Science & Medicine

The Doorkeeper


“Before the Law stands a doorkeeper. A man from the country comes to this doorkeeper and asks to be admitted to the Law. But the doorkeeper informs him that he cannot grant him admittance at this time.”

Thus begins Before the Law, one of Franz Kafka’s classic short stories.

What brings this mind is the process through which drug companies and the federal bureaucracy collude to bar access to the most elemental information.

C.O.Bartning, 1954

C.O.Bartning, 1954

In mid-November, 2013, when Sanofi, seemingly out of the blue,unceremoniously cancelled its clinical trial of a myelofibrosis drug, we thought some explanation would be forthcoming. It was.  A corporate statement about Wernicke-encephalopthy- like symptoms, risk to the patients not worth the benefits, yada yada.

There were so many unanswered questions that, after hitting a blank wall with Sanofi representatives we came to the door of the Law. We asked the FDA – which sanctioned the trial and had the ultimate power of oversight – what happened?

We were told we it couldn’t respond at this time.Before the law Regulations against divulging trade secrets and legal requirements to protect the confidentiality of Sponsors engaged in investigation of new drugs prohibited it.

We filed an appeal, protesting we had no interest in trade secrets and Sanofi had abandoned its IND as well as the enrolled patients and thus no longer enjoyed the protection of confidentiality.

The Doorkeeper informed us he could not grant us admittance at this time.

We followed with e-mails, phone calls and letters. Finally a representative of the Law,  from  the Program Support Center — an administrative agency of the FDA within the Health and Human Services Department — peered out from an office way down the hall, just visible beyond the Doorkeeper. She shouted: “We’re very busy. Maybe in three months we can grant you admittance.  Legal review is very time-consuming.” And she disappeared.

In Kafka’s story, the man from the country took a seat and waited, periodically asking for entrance to the Law. He ages, his vision dims, he dies. He never gains access to the Law.

Because we didn’t take a seat but went out into the world to collar employees of Sanofi,  listen to the whispers of physicians, the complaints of patients, the murmurs of insiders we gradually pieced together a story of missed opportunity, bungled medical reporting, incompetence and courage.

No one comes off looking good, but we found no outright villains, just shoddy oversight,  heavy handed, slow moving bureaucrats and corporate administrators who did not know what they were seeing and did not connect the dots. Our report on that investigationis here in this issue.  It’s not the view from the heights of the Law because we are still denied access to the documents that would confirm or deny the version we cobbled together.

So this appeal is not to the Doorkeeper of the Law but to my fellow patients.

Our bodies and our lives were on the line in that Sanofi  trial. We were the ones failed by corporate and government over-seers. Now it is the arrogance of powerful corporate and bureaucratic forces rejecting our right even to know what took place that calls me to ask for your help.

Morally, we have a right to know. Legally,  Congress in the Freedom of Information Actm 5 U.S.C. § 552 and the FDA’s own regulations spell out these rights.  The FDA is violating the Law by refusing even to deny our justified appeal of the denial. It simply forwarded it on to PSC-FOIA to be further delayed despite the crystal clear requirement that we be advised of its decision within 20 days following filing of our appeal.  It has been three months since we first approached the Doorkeeper and 54 days since we filed our appeal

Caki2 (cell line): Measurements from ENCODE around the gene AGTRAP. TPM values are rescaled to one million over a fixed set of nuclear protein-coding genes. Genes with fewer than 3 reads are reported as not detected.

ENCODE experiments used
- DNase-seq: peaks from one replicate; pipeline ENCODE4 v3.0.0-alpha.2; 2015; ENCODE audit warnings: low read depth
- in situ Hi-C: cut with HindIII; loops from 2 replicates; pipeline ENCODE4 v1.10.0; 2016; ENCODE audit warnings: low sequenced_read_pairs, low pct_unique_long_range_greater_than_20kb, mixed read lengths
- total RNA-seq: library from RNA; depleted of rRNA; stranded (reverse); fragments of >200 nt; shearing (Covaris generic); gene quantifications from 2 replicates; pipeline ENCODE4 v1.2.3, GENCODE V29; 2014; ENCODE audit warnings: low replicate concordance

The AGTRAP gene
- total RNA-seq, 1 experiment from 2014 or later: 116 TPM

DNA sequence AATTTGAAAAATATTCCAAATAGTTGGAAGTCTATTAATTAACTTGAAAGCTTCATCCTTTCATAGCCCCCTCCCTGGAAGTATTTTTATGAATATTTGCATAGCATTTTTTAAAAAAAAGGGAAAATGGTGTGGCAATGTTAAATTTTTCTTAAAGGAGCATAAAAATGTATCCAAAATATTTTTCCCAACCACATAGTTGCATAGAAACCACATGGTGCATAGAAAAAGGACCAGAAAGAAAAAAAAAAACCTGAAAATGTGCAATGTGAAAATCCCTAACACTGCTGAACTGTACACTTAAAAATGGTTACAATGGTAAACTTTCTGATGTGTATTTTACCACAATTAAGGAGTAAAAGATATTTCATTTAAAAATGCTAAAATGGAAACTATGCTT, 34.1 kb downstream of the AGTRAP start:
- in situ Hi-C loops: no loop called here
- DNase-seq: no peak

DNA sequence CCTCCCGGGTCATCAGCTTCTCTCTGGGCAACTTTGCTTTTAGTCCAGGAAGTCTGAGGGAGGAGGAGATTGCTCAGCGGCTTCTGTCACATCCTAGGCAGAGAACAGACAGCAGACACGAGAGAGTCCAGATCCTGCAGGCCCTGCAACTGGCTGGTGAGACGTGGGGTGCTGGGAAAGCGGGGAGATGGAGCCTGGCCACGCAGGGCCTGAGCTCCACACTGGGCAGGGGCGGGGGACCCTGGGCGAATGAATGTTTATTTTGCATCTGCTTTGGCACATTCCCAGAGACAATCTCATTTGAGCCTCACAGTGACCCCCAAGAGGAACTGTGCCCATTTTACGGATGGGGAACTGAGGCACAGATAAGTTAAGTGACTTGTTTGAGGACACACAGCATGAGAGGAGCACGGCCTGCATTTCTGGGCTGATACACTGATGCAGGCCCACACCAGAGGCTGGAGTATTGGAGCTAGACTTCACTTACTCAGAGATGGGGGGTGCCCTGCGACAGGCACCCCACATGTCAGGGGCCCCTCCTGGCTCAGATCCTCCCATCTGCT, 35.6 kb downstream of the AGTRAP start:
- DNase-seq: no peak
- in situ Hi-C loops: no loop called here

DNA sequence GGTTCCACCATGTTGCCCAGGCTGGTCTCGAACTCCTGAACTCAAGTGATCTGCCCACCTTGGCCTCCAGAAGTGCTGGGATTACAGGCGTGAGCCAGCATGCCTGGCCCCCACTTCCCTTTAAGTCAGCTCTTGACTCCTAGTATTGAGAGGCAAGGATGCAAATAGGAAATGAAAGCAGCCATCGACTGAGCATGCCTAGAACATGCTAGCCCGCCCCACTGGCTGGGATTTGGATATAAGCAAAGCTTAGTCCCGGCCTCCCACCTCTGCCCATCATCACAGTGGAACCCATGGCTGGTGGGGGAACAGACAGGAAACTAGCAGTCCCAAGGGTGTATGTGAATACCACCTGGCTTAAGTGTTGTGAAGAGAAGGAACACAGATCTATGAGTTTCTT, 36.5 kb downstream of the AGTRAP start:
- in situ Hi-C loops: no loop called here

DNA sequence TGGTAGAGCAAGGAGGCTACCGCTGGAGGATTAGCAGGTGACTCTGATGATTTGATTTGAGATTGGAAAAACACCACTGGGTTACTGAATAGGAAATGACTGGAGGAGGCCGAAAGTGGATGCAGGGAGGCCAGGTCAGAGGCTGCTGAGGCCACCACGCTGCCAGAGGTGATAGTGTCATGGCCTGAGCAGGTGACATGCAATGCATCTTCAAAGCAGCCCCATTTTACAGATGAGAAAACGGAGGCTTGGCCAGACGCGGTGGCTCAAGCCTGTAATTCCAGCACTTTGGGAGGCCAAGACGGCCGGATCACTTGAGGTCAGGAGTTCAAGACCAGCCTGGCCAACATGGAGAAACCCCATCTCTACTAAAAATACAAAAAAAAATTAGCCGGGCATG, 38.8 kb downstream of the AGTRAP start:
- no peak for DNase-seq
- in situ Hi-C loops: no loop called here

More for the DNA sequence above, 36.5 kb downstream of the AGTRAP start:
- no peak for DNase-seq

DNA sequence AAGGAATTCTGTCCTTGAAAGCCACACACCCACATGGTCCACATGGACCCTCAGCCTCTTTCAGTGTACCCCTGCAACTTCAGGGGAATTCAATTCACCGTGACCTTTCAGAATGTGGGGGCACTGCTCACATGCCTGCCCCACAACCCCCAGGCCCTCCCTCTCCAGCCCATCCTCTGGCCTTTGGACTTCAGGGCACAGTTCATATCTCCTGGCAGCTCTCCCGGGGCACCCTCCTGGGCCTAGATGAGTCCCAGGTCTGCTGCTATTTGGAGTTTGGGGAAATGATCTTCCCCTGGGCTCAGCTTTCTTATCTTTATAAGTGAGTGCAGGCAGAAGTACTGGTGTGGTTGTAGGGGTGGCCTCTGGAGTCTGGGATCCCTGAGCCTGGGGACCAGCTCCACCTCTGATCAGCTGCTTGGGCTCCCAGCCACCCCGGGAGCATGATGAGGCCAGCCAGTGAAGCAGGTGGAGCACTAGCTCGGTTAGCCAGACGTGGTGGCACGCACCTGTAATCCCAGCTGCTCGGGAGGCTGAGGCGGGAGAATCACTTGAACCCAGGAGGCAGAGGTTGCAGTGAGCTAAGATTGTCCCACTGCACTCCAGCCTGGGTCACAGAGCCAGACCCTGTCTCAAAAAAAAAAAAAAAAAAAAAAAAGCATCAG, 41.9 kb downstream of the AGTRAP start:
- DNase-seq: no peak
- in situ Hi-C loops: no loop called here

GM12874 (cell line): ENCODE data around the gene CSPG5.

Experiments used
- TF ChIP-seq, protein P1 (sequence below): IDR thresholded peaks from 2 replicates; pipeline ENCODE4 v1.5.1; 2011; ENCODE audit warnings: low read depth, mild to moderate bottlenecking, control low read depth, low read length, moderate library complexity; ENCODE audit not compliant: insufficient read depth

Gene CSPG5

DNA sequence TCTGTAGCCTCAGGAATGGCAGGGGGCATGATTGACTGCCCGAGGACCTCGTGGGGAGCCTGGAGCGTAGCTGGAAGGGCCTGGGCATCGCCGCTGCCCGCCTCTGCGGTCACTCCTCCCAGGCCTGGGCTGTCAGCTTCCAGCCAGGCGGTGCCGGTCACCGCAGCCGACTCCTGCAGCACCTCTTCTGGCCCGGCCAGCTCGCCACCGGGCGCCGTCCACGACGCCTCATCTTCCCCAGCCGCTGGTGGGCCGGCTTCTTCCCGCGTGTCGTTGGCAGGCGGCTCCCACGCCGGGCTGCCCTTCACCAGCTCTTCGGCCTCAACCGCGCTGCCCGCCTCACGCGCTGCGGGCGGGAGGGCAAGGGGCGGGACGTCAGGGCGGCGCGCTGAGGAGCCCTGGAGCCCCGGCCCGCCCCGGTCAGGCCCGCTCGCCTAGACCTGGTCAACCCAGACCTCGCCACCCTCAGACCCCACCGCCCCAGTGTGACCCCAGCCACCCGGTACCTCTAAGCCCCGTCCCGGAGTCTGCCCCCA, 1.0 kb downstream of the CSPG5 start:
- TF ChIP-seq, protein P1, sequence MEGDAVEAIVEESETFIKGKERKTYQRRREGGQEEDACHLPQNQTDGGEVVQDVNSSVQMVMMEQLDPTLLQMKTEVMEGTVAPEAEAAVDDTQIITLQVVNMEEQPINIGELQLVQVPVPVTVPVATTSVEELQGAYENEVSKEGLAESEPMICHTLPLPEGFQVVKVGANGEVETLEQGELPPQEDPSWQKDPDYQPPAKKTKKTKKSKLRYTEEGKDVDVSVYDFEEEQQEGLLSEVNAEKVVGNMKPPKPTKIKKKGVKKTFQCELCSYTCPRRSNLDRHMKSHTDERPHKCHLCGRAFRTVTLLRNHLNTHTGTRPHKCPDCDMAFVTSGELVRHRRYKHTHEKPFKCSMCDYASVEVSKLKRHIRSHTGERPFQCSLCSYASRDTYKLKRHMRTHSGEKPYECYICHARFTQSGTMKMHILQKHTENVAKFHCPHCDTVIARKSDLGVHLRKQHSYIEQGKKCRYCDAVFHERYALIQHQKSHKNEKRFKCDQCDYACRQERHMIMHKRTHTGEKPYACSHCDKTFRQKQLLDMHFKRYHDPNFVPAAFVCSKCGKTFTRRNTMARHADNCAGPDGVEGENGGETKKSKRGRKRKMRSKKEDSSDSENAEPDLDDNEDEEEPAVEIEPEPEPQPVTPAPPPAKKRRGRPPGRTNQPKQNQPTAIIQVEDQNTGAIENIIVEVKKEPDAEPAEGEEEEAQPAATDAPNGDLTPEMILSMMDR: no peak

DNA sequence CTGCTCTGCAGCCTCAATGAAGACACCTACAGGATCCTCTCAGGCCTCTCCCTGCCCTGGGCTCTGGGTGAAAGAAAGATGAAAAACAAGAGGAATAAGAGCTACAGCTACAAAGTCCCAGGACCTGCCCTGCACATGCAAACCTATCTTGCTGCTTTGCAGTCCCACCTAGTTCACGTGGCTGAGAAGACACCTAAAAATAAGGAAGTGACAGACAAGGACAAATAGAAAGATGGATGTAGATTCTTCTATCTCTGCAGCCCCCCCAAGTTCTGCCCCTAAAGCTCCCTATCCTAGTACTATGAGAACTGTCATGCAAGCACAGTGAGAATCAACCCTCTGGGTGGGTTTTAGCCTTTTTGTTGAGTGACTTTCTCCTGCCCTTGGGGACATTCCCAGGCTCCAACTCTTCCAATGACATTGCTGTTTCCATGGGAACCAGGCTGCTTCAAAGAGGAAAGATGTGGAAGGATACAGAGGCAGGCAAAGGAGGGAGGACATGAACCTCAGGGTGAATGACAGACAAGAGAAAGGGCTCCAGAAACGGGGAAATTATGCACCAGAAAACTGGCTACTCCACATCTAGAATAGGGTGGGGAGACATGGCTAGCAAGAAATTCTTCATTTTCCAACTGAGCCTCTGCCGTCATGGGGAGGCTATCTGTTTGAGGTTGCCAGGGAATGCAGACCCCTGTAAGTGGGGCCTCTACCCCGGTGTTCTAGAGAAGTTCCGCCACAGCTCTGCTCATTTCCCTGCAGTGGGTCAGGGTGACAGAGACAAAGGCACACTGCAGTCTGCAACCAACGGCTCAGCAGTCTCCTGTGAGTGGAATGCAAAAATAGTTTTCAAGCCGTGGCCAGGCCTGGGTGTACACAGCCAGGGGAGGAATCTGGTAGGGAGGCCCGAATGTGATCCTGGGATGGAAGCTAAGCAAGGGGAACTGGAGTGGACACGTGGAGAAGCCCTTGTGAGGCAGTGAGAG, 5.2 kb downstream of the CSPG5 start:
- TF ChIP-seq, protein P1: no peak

Let’s walk through that door with the help of some powerful friends.   

This is election season.  We all have computers. And those of us in the US, have Congressional representatives We can easily contact our representatives. congress_featureHer or his name and contact information are here   Say whatever you will, long or short in your e-mail.  But do cut and paste this reference to our MPN patient appeal in your e-mail :   FOIA appeal PSC/FOIA-14-0206  filed February 24 and request they intervene to make PSC-FDA-FOIA comply with the Freedom of Information Act and release documents. That outcome  might finally lay this matter to rest… and grant MPN patients some measure of reality and help us rebuild  confidence in the clinical trial system.

Access to information that affects our lives and the lives of our loved ones has no business being locked away in the dark. It is well worth the trouble of an e-mail. A victory for MPN patients seeking to bring vital information out of the shadows into the sunshine will serve all patients facing the unlimited power of business and government.

Or, we can pull up a chair and sit at the feet of the Doorkeeper, hoping for access to the Law.

(The final Kafakesque aspect of all this is the FDA really wants patients to do this, to Speak up, Ask questions Find facts… they call it the SAFER program. Honestly, some things you just can’t make up. )

–Zhen ZH sml


You can find your representative by  entering your zip code or street address:

Take me back to the Contents

©, 2014. Unauthorized use and/or duplication of this material without express and written permission is prohibited. Excerpts and links may be used, provided that full and clear credit is given to with appropriate and specific direction to the original content.




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